A large group of young bottlenose dolphins have been observed engaging in same-sex activity off the coast of western Australia, providing more fodder for scientists studying such behavior.
The Mandurah Dolphin Research Project — which spotted the "bisexual" dolphin acts in the Shark Bay area of western Australia — wants to know why male bottlenoses are so prone to engage in homosexual sex, like mounting and genital contact.
“Apart from homosexual behavior, males, unlike females, in Shark Bay have also been recorded to perform synchronous displays,” Murdoch University's Krista Nicholson told Newsweek. “In Shark Bay, where male dolphins form lifelong alliances, socio-sexual interactions between males are more common than between females or between the sexes.”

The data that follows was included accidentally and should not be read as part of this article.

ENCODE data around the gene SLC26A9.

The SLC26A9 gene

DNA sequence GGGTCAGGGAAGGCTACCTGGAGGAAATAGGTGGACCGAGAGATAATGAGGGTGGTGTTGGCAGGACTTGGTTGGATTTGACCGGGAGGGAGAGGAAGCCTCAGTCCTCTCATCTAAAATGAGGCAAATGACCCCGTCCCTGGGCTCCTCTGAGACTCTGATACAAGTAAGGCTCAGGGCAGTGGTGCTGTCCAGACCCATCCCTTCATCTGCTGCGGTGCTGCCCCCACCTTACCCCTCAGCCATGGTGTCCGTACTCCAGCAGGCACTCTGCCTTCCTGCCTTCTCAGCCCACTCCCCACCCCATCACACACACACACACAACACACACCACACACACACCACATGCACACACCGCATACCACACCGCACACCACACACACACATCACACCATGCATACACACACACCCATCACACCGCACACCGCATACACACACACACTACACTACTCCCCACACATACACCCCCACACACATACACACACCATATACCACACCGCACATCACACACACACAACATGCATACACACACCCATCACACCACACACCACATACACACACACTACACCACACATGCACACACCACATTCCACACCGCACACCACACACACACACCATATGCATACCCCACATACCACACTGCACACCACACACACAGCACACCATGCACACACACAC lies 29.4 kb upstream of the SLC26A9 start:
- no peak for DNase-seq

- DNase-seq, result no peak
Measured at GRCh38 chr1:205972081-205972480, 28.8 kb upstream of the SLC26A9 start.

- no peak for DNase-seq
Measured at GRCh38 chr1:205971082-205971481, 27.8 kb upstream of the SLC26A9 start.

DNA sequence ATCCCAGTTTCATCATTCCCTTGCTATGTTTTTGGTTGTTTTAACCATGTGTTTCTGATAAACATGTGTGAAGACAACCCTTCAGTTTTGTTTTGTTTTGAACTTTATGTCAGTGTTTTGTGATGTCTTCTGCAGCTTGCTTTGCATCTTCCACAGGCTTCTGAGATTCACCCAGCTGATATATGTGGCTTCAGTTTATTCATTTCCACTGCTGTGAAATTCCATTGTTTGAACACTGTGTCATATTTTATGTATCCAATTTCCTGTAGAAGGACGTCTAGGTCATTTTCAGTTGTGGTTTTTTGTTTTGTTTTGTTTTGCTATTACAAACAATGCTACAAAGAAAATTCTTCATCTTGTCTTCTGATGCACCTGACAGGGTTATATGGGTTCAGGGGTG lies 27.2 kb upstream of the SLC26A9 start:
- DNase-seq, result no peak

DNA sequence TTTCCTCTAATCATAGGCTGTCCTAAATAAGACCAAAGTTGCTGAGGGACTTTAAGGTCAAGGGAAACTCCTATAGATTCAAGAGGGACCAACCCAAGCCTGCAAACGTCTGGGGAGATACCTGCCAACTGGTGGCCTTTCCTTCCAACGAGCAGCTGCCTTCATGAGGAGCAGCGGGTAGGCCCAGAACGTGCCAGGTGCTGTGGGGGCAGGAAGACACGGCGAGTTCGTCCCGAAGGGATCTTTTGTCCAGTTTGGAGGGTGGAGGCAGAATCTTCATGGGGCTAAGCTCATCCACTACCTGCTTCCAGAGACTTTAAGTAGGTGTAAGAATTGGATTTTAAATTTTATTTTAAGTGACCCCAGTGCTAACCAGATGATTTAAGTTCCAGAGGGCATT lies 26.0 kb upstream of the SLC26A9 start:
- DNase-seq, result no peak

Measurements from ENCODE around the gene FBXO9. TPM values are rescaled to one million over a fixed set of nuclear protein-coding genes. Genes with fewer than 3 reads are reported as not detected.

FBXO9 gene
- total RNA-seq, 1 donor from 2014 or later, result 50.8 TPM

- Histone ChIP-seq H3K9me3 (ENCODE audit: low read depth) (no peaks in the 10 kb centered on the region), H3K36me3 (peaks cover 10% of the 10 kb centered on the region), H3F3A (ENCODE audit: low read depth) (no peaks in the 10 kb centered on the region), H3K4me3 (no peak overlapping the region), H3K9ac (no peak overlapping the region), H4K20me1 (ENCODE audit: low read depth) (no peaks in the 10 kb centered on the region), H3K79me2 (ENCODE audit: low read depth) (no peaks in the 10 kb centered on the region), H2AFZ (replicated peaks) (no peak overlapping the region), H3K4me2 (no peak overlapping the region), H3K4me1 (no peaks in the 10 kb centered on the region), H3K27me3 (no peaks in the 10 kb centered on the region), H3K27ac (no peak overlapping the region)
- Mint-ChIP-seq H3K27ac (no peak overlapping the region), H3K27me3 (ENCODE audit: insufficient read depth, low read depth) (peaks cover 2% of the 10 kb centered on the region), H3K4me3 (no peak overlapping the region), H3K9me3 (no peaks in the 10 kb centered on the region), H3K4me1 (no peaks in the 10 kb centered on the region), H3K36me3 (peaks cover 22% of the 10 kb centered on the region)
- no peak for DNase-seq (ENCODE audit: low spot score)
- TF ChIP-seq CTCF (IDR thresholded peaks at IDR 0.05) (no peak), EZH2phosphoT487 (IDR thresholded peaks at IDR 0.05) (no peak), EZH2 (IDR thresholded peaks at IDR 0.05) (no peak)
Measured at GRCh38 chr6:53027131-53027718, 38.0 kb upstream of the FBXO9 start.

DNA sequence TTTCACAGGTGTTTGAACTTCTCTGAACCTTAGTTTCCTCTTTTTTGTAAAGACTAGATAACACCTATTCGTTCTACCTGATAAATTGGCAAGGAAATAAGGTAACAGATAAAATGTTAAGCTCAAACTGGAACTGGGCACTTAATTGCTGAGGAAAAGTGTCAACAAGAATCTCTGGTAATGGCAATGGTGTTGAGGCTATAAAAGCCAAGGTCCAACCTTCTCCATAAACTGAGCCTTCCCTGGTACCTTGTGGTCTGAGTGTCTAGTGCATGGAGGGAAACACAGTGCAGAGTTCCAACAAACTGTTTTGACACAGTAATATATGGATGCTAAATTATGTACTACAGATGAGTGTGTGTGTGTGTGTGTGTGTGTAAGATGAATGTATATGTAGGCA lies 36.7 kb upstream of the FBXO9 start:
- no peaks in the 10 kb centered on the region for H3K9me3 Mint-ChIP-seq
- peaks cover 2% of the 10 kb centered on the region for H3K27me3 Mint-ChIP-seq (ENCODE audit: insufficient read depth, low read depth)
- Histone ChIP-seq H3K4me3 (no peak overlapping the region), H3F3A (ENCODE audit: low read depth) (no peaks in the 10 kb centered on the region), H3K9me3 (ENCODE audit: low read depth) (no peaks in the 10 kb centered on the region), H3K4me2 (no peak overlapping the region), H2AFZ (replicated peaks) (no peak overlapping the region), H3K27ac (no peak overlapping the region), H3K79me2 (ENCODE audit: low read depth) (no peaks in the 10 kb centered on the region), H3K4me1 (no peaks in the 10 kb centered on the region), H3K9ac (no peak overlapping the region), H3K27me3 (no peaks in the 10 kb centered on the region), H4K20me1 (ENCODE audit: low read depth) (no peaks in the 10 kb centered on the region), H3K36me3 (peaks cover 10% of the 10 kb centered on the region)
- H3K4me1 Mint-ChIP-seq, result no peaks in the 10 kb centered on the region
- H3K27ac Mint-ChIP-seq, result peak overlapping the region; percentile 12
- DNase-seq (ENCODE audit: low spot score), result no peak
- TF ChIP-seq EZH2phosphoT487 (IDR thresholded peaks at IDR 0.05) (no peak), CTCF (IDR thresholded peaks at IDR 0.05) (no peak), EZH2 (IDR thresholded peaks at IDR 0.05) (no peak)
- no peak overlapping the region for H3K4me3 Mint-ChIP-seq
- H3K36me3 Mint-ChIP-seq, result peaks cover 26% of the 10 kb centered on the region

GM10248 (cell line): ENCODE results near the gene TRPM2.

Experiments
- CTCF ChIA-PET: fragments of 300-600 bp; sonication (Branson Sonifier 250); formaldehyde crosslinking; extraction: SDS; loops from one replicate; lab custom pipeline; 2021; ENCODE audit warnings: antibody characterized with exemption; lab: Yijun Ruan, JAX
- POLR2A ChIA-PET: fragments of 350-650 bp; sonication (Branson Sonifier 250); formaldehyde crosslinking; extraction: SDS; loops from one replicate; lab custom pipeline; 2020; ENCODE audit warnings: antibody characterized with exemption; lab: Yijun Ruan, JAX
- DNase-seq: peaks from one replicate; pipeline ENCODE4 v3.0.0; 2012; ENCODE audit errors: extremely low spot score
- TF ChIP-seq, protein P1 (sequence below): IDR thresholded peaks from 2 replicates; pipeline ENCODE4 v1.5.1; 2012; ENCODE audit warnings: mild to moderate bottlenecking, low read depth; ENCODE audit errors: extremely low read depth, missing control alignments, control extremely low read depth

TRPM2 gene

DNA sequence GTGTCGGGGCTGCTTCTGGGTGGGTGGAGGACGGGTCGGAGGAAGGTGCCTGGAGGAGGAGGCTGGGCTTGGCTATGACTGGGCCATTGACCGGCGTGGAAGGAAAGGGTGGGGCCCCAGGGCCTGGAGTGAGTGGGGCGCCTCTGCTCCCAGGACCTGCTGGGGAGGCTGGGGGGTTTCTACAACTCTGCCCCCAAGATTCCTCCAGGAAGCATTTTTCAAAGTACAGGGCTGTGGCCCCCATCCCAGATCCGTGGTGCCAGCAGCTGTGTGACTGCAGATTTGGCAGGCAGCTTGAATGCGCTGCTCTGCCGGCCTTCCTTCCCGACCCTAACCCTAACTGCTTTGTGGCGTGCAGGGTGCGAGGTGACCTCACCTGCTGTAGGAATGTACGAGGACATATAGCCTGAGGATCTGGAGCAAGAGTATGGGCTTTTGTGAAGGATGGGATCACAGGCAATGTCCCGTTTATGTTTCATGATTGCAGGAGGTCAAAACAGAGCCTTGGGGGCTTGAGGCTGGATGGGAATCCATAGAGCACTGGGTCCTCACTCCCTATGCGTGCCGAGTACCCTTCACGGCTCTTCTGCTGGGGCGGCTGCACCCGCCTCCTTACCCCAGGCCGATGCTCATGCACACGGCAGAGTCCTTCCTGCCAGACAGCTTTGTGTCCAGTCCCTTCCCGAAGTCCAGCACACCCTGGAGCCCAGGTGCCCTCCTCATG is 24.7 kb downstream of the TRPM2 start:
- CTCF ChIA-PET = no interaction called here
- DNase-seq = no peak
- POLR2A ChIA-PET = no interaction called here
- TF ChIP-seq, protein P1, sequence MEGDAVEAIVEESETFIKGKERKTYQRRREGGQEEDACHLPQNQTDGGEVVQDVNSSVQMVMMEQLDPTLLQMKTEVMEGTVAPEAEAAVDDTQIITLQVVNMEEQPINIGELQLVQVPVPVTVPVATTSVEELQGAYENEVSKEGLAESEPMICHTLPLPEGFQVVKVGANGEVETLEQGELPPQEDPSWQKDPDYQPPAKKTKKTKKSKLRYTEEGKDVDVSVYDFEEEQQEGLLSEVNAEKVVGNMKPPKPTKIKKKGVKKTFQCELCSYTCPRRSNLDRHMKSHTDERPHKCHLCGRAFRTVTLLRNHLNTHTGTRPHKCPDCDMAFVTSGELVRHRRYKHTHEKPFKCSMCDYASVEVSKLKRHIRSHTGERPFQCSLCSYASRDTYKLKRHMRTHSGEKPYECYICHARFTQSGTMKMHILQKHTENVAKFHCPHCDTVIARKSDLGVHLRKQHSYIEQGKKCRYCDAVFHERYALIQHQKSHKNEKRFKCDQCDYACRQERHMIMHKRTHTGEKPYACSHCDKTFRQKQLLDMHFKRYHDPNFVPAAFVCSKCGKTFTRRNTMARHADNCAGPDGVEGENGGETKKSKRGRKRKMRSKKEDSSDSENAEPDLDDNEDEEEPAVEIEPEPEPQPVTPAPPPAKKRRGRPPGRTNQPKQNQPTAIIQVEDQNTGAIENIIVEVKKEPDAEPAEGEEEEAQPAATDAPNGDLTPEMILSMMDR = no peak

Currently, scientists believe the same-sex activity serves to bond the male dolphins and possibly prepares them for courtship with female bottlenoses.